Traders Raise Alarm As Shilling Hits Record Low Top story

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In short
Traders continue to experience uncertainty in the market as the Uganda Shilling plunges to its lowest level against the Dollar. Importers say they have to dig deep into their pockets to import products after import prices went up.

Traders continue to experience uncertainty in the market as the Uganda Shilling plunges to its lowest level against the Dollar.
 
The Shilling dropped to the 3,400 mark this week, with some business people raising fears that the trend, if not addressed, could push them out of the market.
 
The traders, some of whom URN has spoken to, say they have to dig deep into their pockets to import products after import prices went up. The traders earn incomes in Ugandan Shillings and yet purchase in dollars.  With the Shilling declining, they have to spend more per dollar so as to import.
 
John Tumusiime, a businessman in Kikuubo who imports blankets from US and Canada, says depreciating Shilling has had   a huge impact on the cost of goods. He says his import costs have jumped from 23 million shillings at the beginning of the year to 30 million shillings by end of June.  In the same period, the Shilling declined from 2,700 to 3,430 per dollar today. This has put the Ugandan traders at a less competitive position.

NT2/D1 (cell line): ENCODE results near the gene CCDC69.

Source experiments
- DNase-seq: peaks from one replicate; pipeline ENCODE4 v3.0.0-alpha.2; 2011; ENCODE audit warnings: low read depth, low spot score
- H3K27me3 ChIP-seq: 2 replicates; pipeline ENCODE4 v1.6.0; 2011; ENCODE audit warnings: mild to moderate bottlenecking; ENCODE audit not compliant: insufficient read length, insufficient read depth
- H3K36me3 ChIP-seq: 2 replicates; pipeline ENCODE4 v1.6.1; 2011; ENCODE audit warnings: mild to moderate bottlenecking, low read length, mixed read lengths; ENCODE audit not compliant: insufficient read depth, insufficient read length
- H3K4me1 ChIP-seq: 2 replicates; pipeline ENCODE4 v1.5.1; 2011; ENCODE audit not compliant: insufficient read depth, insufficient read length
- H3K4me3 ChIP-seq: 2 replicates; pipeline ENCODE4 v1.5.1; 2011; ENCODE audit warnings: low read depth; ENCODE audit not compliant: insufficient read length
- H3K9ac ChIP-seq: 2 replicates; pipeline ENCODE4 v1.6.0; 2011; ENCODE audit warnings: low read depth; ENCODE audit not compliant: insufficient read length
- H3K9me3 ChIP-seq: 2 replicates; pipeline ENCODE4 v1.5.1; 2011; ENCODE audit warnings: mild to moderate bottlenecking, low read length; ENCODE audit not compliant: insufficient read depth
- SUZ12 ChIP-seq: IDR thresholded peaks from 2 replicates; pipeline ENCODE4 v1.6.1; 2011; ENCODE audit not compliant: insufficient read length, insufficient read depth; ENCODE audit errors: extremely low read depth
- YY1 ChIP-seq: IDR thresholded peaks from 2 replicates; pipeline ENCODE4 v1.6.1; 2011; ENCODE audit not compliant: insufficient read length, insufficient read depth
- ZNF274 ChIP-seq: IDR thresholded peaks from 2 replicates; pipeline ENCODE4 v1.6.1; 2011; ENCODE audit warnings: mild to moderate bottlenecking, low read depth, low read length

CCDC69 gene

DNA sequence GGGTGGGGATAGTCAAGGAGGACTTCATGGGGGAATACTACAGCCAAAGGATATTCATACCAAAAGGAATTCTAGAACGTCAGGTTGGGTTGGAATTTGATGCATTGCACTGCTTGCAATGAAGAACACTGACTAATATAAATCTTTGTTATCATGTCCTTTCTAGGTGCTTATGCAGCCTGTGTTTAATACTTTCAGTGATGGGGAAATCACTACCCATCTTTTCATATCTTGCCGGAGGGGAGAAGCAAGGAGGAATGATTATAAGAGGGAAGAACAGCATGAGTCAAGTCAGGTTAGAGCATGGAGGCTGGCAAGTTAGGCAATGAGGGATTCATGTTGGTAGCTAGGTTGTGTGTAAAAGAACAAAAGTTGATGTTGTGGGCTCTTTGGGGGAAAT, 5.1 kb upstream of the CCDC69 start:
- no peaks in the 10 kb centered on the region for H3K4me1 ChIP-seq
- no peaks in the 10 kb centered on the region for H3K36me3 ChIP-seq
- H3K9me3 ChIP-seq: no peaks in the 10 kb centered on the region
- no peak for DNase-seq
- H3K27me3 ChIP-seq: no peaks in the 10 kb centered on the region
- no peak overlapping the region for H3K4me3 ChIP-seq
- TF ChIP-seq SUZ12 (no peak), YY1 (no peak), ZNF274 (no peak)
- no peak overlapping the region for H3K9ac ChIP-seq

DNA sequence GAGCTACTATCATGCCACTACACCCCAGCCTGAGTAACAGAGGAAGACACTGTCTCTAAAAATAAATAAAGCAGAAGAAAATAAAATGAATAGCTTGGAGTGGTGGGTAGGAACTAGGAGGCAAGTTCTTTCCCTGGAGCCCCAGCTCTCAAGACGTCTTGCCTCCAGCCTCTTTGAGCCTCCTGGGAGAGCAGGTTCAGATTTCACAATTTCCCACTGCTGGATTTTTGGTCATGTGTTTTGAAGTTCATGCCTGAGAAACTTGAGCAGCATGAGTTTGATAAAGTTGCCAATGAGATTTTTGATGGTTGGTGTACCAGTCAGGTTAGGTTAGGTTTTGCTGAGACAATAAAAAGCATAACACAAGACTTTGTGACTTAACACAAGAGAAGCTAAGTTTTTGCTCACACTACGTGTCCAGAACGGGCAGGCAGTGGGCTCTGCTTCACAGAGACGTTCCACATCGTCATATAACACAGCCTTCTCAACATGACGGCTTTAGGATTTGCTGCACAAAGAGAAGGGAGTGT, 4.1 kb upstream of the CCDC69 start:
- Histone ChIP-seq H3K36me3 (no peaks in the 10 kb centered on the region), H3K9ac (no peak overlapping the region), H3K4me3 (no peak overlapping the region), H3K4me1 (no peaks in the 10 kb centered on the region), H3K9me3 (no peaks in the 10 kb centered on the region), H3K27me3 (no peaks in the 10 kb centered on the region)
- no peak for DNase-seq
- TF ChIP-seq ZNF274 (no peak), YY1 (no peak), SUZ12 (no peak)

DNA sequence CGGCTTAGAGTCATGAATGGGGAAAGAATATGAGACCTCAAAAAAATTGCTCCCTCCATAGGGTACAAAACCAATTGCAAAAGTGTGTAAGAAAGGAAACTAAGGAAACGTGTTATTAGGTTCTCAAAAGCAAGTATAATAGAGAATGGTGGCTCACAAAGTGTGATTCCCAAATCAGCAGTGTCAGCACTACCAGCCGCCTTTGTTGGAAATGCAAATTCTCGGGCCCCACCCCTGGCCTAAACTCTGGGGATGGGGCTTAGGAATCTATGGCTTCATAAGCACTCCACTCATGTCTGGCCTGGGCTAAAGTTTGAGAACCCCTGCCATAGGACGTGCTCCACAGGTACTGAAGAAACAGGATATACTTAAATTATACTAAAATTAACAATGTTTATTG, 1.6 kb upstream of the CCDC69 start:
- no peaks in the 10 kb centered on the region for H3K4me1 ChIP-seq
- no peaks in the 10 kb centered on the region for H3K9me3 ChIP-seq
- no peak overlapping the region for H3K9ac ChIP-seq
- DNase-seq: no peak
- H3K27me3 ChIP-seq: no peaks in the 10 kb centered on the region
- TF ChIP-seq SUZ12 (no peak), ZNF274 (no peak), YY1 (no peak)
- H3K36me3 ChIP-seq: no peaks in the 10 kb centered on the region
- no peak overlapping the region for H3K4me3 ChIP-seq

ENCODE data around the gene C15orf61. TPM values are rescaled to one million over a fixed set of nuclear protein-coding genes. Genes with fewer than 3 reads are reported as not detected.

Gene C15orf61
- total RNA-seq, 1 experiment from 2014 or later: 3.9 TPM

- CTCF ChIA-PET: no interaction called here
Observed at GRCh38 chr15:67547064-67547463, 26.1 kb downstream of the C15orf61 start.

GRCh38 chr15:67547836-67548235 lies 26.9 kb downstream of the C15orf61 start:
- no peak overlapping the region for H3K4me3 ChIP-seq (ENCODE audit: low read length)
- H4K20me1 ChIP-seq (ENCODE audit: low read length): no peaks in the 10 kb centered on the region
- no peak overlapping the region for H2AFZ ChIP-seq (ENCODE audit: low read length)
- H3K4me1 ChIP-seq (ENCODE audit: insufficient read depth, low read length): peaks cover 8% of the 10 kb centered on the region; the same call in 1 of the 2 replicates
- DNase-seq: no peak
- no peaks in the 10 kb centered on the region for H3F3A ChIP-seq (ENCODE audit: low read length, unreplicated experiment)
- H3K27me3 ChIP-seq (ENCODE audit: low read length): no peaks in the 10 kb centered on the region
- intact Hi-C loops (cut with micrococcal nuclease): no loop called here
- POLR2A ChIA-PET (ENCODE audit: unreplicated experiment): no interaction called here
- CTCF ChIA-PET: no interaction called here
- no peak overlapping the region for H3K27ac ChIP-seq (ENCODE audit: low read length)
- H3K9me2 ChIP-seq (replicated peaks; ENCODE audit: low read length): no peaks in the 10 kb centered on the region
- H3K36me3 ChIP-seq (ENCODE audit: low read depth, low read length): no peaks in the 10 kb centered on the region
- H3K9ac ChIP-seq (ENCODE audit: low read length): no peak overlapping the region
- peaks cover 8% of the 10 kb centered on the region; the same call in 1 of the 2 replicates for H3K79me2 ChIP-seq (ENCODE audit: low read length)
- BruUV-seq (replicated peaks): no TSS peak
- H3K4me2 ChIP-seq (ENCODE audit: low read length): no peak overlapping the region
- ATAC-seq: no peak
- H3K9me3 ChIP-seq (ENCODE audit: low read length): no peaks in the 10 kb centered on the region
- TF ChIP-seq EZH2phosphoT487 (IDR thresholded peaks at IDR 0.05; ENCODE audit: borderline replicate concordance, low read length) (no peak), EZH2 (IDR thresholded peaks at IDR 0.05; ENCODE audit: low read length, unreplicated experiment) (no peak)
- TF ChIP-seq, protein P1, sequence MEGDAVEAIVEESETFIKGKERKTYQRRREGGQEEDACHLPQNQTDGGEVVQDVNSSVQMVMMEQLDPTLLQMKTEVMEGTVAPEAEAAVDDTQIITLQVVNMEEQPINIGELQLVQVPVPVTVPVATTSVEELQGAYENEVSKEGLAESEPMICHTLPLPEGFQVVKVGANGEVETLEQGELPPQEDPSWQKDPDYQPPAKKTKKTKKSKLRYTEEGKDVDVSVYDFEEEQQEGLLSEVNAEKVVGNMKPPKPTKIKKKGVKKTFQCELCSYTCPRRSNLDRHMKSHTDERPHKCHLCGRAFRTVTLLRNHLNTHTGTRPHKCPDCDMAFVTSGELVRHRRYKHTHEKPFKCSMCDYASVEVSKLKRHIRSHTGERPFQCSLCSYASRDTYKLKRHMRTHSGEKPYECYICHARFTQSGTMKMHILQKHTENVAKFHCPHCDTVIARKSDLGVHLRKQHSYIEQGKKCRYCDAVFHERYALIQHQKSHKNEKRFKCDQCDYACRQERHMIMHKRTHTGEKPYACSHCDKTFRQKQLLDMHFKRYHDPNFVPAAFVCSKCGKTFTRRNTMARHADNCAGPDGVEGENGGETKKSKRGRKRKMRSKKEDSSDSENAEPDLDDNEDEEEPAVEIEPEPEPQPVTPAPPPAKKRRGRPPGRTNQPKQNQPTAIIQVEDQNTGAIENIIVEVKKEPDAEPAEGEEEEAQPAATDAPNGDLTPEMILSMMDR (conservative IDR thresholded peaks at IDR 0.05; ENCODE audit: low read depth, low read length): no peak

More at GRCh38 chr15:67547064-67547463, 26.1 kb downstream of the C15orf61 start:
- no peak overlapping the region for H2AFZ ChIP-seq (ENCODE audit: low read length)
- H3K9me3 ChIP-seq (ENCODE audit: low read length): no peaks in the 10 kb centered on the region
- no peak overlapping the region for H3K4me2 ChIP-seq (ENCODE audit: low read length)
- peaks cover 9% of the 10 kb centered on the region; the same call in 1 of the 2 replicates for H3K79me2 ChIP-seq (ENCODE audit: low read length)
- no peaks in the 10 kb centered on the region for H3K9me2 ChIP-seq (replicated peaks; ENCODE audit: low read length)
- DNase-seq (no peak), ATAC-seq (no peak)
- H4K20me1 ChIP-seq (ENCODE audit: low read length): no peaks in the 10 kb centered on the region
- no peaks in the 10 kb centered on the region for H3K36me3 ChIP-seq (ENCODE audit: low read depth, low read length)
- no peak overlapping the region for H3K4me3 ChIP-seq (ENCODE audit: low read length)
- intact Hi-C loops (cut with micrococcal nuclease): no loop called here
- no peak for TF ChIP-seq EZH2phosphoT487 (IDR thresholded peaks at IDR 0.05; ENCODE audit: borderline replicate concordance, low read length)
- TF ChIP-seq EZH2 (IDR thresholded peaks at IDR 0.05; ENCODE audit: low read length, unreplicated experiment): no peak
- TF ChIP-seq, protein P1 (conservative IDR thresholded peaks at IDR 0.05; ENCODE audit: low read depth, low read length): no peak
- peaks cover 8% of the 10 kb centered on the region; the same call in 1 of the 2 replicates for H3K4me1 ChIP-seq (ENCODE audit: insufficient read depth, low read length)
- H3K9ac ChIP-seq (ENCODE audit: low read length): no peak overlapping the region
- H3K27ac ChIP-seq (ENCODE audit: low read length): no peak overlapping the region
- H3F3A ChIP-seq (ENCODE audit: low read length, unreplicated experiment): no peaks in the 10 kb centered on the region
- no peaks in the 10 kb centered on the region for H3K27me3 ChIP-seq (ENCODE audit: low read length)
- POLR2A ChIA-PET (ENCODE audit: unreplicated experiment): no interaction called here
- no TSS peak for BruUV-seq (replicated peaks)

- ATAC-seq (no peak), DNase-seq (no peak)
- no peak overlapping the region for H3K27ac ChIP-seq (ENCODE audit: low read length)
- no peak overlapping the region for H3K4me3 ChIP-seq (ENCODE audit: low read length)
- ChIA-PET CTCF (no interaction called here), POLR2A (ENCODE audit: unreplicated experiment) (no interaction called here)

Some of the traders have withdrawn from importing products and resorted to old stock for sale. This however has reduced on their sales and profits which negatively affects their income.
 
Justine Namazzi, also an importer of blankets, says she last imported the goods in February and    attributes this to high costs of importing as a result of the depreciating Shilling.
 
The traders have to grapple with high rent costs which are paid in dollars. Tumusiime says as costs of living go up, their income is either fixed or going down.
 
//Cue in: "Rent esigala wagulu….
Cue out:…sente ntono."//
 
Fred Kaboyo, whose business is located in the newly-built Ham Shopping Grounds near Nakivubo Stadium, says he was previously paying 5.6million Shillings as rent per month. This has since jumped to 6.3 million Shillings. Ham Shopping Grounds management collects rent in dollars.
 
Some of the traders say they have difficulties accessing loans since interest rates keep changing as the Shilling loses more ground against the Dollar. Susan Atwine, an importer clothes, says she has struggled to service her loans due to the high interest rates and uncertainty in the market.
 
Martin Akankwasa, another trader operating in Kikuubo in downtown Kampala, says any attempt to hike prices so as to meet costs, turns away customers.
 
//Cue in: "Bwokituusa nga kyalinye…
Cue out…mba sigudde."//
 
The business community still hopes for government intervention to stabilize the Shilling, as Scovia Chandiru, a business woman based at Nabukeera Plaza in downtown Kampala explains.
 
//Cue in: "Government eyina okuyingira…
Cue out:…ziyina omugaso."//